How Well Will Hops Grow In West Virginia?
One day you might be able to buy even more styles of 100 percent West Virginia-made beer. That is, if a current study shows the state is a good place to grow hops.
Since the craft beer industry has taken off, West Virginia State University decided to study whether local farmers can benefit from the burgeoning beer industry by growing hops for the brewers to use.
West Virginia State extension agent Brad Cochran says the state agriculture department awarded a $23,000 grant for the project, which seem to be popular. He received 70 applications from folks wanting to participate.
Three larger growers were chosen, in Jefferson, Fayette and Marion Counties. They received 60 hops roots, known as rhizomes, and the materials needed to construct a structure on which to grow the hops, which are like bean plants, they climb.
Currently there is no large scale hops production in West Virginia. Some people grow the plant for home brewing purposes, but commercial brewers order from what what Cochran calls the "hops mecca of the U.S.," the Pacific Northwest. He says beer makers also order some specialty hops from Germany and other European countries.
Cochran said one goal of the study is to boost the state's production and encourage farmers to consider growing the plant commercially.
Meet Two Hops Farmers
Matthew Grove and Robbie Babbitt of Berkeley County are among the 35 smaller growers throughout West Virginia who received 60 free plants as part of the study. They have to construct their own structure.
All the participants were given the same three varieties, Cascade, Centennial and Columbus.
Grove and Babbitt have planted 60 rhizomes on a plot of ground in front of Babbitt’s house at Broomgrass, a farming subdivision in western Berkeley County.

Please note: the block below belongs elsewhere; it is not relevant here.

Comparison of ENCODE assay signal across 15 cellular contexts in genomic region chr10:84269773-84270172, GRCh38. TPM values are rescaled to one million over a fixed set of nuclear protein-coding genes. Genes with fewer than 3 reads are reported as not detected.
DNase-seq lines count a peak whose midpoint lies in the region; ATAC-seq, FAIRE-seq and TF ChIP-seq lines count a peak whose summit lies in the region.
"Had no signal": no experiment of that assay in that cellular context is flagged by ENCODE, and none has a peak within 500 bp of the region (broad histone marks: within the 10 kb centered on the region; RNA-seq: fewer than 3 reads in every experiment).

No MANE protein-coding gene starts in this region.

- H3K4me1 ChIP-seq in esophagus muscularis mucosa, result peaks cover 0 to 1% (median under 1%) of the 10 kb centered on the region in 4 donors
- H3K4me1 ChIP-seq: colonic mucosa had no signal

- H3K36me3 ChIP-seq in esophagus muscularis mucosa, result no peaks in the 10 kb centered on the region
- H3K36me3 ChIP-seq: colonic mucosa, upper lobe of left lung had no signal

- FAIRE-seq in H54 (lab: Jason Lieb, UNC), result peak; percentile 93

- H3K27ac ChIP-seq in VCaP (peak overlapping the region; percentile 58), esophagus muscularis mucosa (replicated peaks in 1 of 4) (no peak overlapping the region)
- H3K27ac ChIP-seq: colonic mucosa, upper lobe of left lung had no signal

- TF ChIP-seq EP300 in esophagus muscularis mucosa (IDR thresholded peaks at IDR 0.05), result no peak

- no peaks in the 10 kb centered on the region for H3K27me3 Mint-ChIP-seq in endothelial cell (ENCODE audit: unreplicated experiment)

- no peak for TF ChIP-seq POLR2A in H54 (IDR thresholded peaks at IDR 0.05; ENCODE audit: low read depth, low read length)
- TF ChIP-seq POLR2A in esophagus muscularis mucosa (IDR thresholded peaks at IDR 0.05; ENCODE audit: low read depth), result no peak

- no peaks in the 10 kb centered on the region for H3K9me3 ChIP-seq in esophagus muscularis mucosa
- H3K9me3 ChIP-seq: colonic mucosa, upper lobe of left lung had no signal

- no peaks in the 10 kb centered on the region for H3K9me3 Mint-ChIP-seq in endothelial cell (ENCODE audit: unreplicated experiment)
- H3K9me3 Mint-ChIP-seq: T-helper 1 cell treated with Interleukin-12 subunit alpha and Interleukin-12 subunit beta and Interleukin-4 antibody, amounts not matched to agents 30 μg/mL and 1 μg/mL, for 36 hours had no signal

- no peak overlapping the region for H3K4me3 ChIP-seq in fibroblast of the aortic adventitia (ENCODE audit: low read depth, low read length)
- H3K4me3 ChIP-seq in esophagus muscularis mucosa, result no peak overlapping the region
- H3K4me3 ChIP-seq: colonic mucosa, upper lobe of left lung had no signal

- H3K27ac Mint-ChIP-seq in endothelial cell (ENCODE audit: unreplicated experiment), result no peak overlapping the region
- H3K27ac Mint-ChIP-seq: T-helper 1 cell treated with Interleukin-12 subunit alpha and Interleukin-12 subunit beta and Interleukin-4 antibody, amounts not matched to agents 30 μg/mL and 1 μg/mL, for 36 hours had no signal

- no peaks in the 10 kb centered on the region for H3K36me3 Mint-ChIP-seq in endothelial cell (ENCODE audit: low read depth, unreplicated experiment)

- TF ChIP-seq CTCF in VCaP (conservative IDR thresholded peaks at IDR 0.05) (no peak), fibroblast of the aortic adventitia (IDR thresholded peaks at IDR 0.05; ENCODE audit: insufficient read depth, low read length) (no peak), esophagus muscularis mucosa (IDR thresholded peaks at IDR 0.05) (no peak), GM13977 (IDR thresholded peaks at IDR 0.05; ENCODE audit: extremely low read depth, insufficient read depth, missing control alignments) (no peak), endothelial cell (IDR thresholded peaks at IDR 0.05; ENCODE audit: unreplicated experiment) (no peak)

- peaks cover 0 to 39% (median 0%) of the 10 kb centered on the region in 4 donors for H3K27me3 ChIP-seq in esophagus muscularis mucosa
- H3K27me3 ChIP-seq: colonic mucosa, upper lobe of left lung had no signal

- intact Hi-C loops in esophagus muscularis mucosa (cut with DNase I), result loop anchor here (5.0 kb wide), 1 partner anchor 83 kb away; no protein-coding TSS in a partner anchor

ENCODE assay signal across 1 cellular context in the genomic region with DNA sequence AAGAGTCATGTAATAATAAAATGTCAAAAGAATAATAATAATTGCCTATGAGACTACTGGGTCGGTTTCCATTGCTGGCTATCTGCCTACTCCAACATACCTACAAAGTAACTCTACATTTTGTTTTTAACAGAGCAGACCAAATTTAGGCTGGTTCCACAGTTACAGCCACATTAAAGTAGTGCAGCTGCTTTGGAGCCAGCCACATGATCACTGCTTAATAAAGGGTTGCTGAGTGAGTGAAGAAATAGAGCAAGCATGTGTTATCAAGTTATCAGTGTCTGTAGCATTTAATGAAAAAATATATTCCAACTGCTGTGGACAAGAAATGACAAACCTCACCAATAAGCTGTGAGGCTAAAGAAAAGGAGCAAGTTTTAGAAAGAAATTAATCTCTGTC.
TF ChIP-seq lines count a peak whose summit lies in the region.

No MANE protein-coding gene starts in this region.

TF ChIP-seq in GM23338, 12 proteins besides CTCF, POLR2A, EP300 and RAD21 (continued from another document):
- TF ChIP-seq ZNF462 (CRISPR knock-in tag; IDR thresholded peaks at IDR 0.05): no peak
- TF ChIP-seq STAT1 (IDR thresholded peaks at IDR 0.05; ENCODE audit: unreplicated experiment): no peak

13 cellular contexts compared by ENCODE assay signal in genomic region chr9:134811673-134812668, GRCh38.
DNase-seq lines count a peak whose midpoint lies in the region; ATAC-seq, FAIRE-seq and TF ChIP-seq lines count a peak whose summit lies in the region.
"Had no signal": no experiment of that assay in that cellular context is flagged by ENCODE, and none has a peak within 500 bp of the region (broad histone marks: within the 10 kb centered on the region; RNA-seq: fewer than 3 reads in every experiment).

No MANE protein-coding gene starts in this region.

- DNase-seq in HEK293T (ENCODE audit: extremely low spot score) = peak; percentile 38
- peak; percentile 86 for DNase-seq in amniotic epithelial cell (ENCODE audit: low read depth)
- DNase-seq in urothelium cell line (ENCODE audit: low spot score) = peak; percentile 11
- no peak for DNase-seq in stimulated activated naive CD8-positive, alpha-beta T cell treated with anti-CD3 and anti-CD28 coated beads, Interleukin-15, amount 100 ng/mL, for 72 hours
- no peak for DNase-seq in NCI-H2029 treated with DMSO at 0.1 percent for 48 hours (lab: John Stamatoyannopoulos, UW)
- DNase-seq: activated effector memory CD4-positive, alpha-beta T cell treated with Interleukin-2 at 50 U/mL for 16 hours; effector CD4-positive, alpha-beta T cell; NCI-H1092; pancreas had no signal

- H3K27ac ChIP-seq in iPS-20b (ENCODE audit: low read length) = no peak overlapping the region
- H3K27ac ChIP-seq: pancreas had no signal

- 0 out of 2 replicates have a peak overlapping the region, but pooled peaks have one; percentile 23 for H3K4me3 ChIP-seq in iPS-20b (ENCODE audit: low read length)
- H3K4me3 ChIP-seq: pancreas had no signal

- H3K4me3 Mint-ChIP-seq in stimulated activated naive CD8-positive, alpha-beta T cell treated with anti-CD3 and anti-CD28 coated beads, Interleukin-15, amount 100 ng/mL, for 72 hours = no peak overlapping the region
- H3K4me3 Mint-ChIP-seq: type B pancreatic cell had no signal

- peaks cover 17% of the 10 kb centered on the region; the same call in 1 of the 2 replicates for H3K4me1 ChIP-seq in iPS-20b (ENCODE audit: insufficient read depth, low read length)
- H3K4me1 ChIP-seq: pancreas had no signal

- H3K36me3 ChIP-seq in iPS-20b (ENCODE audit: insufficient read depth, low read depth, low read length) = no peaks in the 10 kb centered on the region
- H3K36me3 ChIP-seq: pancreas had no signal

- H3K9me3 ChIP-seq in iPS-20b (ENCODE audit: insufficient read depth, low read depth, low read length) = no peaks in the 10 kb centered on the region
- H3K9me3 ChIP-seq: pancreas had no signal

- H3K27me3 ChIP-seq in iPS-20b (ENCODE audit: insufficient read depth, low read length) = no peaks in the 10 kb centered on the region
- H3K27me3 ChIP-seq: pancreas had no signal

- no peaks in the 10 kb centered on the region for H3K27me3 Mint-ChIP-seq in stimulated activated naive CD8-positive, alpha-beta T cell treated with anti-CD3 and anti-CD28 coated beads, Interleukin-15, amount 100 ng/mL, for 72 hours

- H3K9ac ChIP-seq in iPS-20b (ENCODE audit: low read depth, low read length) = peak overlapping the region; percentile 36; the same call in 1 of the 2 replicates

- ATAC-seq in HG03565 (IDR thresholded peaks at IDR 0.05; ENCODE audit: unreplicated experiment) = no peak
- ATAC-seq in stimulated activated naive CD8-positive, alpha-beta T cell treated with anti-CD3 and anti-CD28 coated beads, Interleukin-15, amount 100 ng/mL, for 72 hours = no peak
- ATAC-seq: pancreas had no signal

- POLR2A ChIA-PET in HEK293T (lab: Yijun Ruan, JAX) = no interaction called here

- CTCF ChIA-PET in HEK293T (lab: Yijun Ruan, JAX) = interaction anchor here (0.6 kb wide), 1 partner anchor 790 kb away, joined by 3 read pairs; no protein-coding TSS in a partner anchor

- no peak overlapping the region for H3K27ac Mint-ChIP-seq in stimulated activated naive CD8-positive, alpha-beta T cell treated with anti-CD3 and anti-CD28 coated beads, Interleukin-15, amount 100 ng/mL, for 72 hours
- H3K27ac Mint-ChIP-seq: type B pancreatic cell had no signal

“Maybe some varieties work in some parts of the state and some don’t,” Babbitt said. “Maybe none of them work in West Virginia; we’re just going to try to find out.”
Each of the three varieties is planted in its own circle. Grove and Babbitt will erect an 18 foot pole in the middle of the circle which will support twine that the hops can climb.
“It’ll be set up so the lines that run to the top can be hoisted and lowered for harvesting, similar to a flag pole, a way to run the line up and down so we don’t have to get on ladders,” Grove said.
“Big tall ladders,” Babbitt added, laughing, “20 foot straight up.”
All the participants will provide Cochran with data over the next three years on how their plants are doing. Cochran said the ultimate goal of this little experiment is to encourage farmers across the state to consider growing hops that can be used in some of the local, craft beers.
“We can have 100 percent produced West Virginia beer and that’s exciting just to keep everything here at home,” he said.
Later this year forums and panel discussions will take place so farmers and brewers can get together to learn more about developing a hops production industry that can support local breweries.